The Coal Black Sea: Winston Churchill and the Worst Naval Catastrophe of the First World War



by Stuart Heaver

September 1914. When three Royal Navy armored cruisers were sunk in a single morning in the southern North Sea, causing 1,459 deaths, the British public reacted with shock and dismay. It was only six weeks into the war, and the loss was a huge blow to national morale. The incident also triggered a public relations disaster, a barrage of criticism, and a political crisis for the highly ambitious, 39-year-old First Lord of the Admiralty, Winston Churchill. And yet, curiously, few have even heard of the incident. Even today, it has no proper name and is not even officially designated as an action by the Royal Navy.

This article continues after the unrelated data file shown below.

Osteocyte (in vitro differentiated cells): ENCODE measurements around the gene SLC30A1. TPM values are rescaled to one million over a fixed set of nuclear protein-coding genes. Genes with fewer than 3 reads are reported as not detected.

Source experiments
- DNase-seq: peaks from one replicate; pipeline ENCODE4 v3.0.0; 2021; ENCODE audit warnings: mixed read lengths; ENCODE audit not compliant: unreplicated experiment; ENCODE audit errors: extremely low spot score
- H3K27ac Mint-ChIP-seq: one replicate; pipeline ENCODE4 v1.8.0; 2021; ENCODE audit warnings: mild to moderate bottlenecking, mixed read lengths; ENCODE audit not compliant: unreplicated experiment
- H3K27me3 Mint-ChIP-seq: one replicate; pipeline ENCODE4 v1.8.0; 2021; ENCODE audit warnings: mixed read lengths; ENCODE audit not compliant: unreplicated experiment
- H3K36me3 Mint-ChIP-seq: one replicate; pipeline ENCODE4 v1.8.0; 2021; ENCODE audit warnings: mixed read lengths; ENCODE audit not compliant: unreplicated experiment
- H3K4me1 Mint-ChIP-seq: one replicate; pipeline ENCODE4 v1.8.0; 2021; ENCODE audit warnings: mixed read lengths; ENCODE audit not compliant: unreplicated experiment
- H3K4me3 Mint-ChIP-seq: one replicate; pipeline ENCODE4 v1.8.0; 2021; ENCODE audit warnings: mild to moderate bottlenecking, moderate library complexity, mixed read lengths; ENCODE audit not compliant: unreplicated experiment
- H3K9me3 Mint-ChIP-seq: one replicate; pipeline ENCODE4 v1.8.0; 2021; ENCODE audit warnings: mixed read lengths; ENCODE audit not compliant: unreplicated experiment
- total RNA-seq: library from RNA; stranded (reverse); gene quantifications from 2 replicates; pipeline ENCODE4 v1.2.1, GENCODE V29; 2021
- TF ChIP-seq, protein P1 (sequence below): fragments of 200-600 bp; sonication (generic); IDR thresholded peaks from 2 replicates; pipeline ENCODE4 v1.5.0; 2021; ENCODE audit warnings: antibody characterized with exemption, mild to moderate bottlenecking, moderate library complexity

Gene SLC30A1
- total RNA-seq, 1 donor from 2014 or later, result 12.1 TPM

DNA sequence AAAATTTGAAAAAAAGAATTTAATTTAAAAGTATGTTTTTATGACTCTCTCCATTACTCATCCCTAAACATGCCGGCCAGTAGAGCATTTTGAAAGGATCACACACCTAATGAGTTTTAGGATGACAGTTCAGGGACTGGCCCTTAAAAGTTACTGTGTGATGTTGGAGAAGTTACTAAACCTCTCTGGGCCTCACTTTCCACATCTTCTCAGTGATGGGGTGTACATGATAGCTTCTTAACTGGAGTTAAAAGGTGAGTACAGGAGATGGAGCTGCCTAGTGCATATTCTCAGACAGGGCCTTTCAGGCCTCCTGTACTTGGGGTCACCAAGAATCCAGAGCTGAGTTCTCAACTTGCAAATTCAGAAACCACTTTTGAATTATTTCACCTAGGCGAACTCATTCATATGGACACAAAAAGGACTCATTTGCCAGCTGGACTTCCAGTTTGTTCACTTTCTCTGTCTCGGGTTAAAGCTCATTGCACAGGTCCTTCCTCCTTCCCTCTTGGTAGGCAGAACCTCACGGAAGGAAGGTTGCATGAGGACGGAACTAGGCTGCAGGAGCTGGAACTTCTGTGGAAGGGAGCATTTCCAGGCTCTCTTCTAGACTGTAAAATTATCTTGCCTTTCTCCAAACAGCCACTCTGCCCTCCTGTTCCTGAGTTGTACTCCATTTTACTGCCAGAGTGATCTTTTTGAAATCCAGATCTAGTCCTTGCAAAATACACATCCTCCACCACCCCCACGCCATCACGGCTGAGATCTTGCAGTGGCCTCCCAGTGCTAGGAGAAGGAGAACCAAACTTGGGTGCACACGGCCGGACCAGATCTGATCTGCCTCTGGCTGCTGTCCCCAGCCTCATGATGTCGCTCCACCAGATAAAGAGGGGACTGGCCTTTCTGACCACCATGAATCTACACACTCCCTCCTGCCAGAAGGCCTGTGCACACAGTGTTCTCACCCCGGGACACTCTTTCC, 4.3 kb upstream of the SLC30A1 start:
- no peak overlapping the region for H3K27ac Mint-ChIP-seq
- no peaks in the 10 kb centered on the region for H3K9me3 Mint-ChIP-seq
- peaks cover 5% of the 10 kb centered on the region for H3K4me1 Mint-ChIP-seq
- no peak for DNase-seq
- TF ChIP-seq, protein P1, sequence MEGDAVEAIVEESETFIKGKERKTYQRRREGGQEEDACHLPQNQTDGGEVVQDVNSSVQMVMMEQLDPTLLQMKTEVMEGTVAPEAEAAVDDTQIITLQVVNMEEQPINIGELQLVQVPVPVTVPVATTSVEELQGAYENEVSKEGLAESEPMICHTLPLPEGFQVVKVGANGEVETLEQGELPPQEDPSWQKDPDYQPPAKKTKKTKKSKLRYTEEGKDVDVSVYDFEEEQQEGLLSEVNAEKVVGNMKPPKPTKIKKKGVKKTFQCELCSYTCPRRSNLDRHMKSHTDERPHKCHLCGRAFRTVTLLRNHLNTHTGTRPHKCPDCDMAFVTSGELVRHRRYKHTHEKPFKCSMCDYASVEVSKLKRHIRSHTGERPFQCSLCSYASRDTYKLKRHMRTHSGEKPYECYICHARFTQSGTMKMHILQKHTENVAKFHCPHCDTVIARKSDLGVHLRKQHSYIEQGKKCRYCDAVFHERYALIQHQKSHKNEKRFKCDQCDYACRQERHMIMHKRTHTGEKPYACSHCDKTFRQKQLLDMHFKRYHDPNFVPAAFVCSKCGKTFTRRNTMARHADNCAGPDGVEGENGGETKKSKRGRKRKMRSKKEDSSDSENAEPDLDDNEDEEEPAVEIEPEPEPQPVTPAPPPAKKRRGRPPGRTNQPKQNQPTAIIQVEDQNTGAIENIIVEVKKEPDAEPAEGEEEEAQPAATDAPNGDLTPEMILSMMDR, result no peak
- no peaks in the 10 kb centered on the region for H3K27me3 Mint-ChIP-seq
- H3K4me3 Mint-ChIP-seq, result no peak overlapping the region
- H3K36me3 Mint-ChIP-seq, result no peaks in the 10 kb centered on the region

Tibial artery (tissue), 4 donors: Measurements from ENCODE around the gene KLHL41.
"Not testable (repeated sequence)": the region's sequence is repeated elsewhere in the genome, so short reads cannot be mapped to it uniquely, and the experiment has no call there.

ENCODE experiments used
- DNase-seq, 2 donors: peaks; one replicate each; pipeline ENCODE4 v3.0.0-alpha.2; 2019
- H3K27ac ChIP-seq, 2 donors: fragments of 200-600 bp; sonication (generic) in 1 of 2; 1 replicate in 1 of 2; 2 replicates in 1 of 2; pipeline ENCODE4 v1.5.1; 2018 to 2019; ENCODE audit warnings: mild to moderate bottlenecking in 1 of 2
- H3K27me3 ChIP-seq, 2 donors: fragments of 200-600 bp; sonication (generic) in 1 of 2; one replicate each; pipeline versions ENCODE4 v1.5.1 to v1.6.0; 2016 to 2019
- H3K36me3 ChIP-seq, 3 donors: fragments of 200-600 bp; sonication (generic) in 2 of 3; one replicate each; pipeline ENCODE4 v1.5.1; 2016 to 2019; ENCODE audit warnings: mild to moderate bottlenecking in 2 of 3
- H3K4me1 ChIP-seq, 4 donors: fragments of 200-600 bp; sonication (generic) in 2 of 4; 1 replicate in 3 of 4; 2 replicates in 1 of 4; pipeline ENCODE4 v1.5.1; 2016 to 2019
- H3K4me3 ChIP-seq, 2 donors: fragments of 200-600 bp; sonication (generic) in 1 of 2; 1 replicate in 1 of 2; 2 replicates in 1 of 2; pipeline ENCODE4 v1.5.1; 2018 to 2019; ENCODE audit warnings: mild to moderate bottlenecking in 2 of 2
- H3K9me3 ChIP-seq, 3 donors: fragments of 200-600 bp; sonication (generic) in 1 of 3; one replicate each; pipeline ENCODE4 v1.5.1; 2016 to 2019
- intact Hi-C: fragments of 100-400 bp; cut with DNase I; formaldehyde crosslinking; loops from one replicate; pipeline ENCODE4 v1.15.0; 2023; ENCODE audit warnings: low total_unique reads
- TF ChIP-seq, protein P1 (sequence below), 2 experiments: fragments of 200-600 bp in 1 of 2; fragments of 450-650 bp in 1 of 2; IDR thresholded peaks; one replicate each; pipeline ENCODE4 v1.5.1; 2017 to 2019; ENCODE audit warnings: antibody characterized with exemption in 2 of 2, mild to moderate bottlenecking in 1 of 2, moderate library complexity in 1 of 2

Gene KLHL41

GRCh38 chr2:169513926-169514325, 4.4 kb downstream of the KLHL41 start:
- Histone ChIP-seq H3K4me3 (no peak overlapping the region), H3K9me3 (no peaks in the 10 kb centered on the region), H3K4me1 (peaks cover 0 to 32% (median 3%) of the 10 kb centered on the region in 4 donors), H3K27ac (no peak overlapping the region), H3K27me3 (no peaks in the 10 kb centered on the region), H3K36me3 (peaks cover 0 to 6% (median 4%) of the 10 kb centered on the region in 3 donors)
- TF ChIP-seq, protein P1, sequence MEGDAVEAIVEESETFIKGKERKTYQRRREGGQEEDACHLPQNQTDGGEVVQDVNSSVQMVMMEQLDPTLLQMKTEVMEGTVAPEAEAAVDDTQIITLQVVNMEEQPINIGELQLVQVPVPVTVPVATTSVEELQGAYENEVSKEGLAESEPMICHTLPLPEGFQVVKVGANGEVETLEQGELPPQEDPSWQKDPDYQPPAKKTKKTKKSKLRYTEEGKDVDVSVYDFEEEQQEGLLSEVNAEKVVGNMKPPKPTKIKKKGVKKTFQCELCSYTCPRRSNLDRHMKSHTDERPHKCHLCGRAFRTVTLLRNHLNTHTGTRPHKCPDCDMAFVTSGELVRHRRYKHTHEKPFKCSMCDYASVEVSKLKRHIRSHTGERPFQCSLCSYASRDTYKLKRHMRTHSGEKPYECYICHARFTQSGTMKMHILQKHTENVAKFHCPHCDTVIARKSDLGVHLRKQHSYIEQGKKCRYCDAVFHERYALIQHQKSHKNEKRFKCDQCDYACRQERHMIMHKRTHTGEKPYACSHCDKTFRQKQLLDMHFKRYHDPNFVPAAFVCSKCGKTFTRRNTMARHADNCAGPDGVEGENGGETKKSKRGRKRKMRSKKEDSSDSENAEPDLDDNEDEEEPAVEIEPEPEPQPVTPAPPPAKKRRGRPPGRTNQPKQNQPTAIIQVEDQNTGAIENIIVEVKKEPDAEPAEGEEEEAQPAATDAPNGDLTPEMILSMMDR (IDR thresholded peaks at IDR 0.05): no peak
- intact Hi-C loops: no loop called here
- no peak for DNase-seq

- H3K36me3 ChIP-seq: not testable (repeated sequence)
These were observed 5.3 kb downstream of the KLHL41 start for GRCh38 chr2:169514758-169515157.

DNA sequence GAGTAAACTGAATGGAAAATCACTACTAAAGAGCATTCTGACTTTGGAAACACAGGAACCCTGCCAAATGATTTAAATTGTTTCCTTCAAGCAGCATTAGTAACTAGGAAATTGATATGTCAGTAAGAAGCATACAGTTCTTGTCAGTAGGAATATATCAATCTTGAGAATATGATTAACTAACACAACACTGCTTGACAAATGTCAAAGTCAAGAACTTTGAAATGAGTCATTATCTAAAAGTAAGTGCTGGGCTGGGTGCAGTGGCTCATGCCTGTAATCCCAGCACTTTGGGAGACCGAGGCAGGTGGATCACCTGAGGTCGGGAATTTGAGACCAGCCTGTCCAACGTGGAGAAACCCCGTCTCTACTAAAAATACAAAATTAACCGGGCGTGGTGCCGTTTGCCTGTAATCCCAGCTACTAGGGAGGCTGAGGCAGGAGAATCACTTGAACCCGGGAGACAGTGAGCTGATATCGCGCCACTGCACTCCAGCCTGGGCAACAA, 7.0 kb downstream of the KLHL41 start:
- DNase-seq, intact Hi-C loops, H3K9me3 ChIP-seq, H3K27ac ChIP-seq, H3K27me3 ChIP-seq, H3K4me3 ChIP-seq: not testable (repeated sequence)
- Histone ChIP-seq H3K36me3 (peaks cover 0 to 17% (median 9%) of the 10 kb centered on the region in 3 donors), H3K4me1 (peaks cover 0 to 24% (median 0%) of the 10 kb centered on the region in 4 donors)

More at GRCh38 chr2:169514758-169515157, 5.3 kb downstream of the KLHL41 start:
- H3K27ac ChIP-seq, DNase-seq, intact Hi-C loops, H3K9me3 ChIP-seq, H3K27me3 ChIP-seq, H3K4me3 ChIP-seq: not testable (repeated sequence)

In the aftermath of the tragedy, Churchill spun a false narrative for the press and seemingly doctored official documents, all to save his faltering career. He claimed that the cruisers (part of the so-called 'live bait squadron' due to their supposed inefficiencies) were old and expendable, when they were anything but, and, in betraying those who died, shifted the blame onto commanding officers for their handling of the attack. Some of that false narrative was so skillfully woven that it still permeates official histories of the First World War, creating a lasting legacy of misinformation and fake news more than a century later.


6.14 x 1.02 x 9.21 inches

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